'/>"/>

Contact: Aeron Haworth
aeron.haworth@manchester.ac.uk
44-161-275-8383
University of Manchester
Source:Eurekalert

Related medicine news :

1. UC Irvine study points to new approach to influenzas antiviral resistance
2. Arrival of direct antiviral agent therapy for hepatitis C sparks debate of who to treat first
3. Lack of health insurance limits hepatitis C patients access to latest antiviral therapy
4. New antiviral drug shows promise for dramatic improvement in hepatitis C treatment
5. Longer Antiviral Therapy Reduces Lung Transplant Complications
6. Antiviral therapy during compensated cirrhosis most cost-effective approach
7. New Study: Improved Immune System with Gene-Eden, a Natural Antiviral Supplement that Targets Chronic Viruses
8. Tests to catch the makers of dangerous legal high designer drugs
9. $8.4 million grant supports health information exchange and research on Alzheimers drugs
10. Mushroom compound appears to improve effectiveness of cancer drugs
11. Study uncovers why anti-rejection drugs for transplant patients cause hypertension
Post Your Comments:
*Name:
*Comment:
*Email:
(Date:4/28/2017)... Washington, DC (PRWEB) , ... April 28, 2017 ... ... Unplanned Pregnancy (The National Campaign) announces its support for the Access to ... by Sen. Jeanne Shaheen (D-NH) and Rep. Jackie Speier (D-CA), will help to ...
(Date:4/28/2017)... ... April 28, 2017 , ... ... integration of Microsoft(R) Word(TM) Online(TM), which enables sleep physicians to create and edit ... the reporting process and provides a familiar interface that does not require additional ...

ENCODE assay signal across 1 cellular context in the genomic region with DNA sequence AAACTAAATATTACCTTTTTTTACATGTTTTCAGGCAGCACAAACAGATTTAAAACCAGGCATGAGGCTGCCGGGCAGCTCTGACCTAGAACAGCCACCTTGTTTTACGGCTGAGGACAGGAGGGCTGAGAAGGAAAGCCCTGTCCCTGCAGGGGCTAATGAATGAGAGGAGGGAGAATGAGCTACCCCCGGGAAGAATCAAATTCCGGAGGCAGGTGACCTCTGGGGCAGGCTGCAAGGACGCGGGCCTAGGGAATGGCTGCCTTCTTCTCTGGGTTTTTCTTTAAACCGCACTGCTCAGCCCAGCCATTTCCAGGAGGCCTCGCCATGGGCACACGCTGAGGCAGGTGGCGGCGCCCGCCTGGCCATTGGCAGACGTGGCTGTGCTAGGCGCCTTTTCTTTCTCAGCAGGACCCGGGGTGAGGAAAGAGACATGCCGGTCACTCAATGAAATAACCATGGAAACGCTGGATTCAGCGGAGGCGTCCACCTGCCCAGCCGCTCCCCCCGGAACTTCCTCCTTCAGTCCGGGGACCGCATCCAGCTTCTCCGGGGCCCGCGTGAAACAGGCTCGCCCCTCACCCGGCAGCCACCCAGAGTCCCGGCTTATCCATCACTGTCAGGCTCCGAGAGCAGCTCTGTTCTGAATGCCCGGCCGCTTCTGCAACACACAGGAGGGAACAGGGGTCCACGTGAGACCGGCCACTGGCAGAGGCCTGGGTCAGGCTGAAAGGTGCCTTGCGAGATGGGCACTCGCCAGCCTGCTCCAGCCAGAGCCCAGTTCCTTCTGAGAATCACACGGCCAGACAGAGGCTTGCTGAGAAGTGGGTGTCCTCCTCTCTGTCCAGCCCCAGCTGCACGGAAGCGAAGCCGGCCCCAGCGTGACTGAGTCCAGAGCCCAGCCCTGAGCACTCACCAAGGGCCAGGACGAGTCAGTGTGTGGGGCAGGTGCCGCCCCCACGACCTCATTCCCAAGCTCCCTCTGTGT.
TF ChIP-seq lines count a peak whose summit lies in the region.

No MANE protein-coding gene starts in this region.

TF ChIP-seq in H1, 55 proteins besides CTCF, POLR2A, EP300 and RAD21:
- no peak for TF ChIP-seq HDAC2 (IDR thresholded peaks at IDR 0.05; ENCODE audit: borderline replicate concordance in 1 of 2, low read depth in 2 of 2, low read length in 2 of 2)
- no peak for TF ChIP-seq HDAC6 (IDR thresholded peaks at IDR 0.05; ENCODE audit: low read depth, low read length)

(Date:4/28/2017)... ... April 28, 2017 , ... Getting enough sleep affects much more than energy – ... just 19 hours without sleep can compromise motor reaction time, which can increase the risk ... Insurance is sharing the following tips from the NSF to help you sleep better and ...
(Date:4/28/2017)... ... April 28, 2017 , ... Ushio America proudly introduces the ... instant energy-saving solution for F32T8 fluorescent lamps on most instant-start and programmed-start electronic ... hour rated lamps utilize the existing electronic ballast, saving labor and maintenance costs. ...
(Date:4/28/2017)... ... April 28, 2017 , ... Children ... to more adverse experiences than children in the general population. That’s because foster ... neglect or other family challenges. While no fault of their own, youth who ...
Breaking Medicine News(10 mins):
(Date:4/26/2017)... , April 26, 2017 Phoenix Marketing Solutions ... fifteenth year of fulfilling its mission of transforming science into ... highly scrutinized, Phoenix,s innovative approach supports ... community about the latest advances in science and medicine — ... was founded in 2002 by Tracy Doyle ...
(Date:4/24/2017)... England , April 24, 2017 ... development, today announced the addition of a major ... ,Validated In-situ Plate Seeding,). The VIPS has been ... and 384 well microplates as part of the ... system offers a simple and more reliable solution ...
(Date:4/20/2017)...  Vivify Health, the pioneer and market leader of ... very significant patent for the advancement of healthcare delivery ... digital health.  This landmark patent provides the company with ... Vivify,s position as the leader in remote care.  ... company to apply consumer mobile devices, wireless biometrics, EMR ...
Breaking Medicine Technology: